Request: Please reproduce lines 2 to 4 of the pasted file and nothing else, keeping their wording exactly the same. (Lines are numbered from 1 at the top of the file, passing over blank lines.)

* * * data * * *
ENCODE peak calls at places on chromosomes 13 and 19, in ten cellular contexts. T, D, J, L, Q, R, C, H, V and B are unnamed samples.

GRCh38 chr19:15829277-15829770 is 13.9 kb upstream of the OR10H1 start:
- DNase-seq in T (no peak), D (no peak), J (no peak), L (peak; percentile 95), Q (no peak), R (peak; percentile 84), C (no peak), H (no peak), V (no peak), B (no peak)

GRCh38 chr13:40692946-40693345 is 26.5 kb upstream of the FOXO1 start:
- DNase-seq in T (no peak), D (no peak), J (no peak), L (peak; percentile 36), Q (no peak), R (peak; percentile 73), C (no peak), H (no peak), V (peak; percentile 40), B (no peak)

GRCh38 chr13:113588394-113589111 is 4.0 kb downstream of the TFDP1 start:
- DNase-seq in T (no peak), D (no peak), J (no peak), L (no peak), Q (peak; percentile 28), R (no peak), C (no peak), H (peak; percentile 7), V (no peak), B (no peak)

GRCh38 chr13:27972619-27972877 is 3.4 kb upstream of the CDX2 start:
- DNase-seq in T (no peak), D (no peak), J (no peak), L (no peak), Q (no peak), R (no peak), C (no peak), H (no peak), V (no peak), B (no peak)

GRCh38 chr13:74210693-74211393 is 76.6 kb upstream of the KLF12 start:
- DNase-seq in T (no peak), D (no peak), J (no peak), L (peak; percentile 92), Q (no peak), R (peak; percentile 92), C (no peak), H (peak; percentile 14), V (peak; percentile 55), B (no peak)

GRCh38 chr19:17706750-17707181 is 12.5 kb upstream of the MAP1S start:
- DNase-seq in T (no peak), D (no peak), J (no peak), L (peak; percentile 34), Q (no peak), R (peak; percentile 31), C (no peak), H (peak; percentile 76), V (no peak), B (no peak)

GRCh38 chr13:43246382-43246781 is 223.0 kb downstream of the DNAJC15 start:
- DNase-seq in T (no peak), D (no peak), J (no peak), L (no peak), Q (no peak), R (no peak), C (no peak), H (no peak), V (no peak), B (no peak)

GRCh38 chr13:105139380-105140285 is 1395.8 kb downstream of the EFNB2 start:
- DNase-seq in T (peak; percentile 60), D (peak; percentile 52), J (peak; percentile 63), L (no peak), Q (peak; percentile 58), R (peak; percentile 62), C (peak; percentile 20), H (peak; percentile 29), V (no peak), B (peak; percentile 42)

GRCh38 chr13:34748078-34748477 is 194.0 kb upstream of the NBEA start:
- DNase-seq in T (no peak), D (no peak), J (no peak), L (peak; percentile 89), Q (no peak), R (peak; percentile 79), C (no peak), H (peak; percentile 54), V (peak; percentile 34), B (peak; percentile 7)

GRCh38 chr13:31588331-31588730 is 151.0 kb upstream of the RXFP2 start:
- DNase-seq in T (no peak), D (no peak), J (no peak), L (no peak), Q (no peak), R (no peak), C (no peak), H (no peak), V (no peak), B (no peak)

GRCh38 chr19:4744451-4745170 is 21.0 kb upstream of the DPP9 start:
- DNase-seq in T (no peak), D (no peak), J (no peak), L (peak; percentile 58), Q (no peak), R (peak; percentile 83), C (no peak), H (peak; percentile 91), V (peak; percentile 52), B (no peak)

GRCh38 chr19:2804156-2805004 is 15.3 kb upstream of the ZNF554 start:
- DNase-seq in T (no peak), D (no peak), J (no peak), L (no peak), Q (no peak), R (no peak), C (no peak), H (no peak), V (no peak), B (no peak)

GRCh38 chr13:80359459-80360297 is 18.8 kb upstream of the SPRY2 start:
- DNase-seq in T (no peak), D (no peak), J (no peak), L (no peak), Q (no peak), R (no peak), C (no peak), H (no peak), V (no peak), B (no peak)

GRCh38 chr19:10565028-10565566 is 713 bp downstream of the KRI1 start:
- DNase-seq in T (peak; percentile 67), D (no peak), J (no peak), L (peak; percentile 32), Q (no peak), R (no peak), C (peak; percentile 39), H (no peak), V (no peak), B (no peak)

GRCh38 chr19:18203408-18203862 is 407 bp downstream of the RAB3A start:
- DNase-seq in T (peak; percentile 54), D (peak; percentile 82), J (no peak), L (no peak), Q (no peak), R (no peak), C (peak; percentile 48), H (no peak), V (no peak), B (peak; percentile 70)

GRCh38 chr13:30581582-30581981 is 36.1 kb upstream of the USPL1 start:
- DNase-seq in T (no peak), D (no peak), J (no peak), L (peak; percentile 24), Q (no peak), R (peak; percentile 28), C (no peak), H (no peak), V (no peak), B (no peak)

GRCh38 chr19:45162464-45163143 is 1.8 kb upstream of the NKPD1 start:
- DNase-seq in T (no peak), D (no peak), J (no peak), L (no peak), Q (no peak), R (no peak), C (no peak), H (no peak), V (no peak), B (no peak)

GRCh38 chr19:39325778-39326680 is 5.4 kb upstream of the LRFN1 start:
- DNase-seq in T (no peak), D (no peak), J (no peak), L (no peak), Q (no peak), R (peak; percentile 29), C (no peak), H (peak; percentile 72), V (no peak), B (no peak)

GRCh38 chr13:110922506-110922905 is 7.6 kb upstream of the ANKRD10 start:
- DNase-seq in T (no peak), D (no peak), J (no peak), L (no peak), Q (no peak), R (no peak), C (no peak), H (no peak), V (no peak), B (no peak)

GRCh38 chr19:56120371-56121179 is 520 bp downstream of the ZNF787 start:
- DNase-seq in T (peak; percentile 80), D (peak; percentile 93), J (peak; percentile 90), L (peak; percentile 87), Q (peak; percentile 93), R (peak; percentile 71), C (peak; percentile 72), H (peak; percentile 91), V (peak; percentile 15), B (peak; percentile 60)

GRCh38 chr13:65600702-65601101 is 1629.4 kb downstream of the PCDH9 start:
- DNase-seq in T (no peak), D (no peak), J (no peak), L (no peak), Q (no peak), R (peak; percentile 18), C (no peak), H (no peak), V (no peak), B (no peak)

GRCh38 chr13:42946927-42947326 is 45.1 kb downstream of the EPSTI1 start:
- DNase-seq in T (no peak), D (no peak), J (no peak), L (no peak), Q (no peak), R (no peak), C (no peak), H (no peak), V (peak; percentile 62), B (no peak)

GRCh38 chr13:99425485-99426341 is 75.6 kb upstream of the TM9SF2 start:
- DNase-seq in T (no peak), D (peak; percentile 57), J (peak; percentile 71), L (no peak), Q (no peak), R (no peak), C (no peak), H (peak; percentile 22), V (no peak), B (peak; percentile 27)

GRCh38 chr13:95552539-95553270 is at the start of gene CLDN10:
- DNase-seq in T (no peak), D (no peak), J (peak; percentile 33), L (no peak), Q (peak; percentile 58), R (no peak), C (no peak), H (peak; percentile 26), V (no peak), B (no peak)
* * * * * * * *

GRCh38 chr19:15829277-15829770 is 13.9 kb upstream of the OR10H1 start:
- DNase-seq in T (no peak), D (no peak), J (no peak), L (peak; percentile 95), Q (no peak), R (peak; percentile 84), C (no peak), H (no peak), V (no peak), B (no peak)

GRCh38 chr13:40692946-40693345 is 26.5 kb upstream of the FOXO1 start: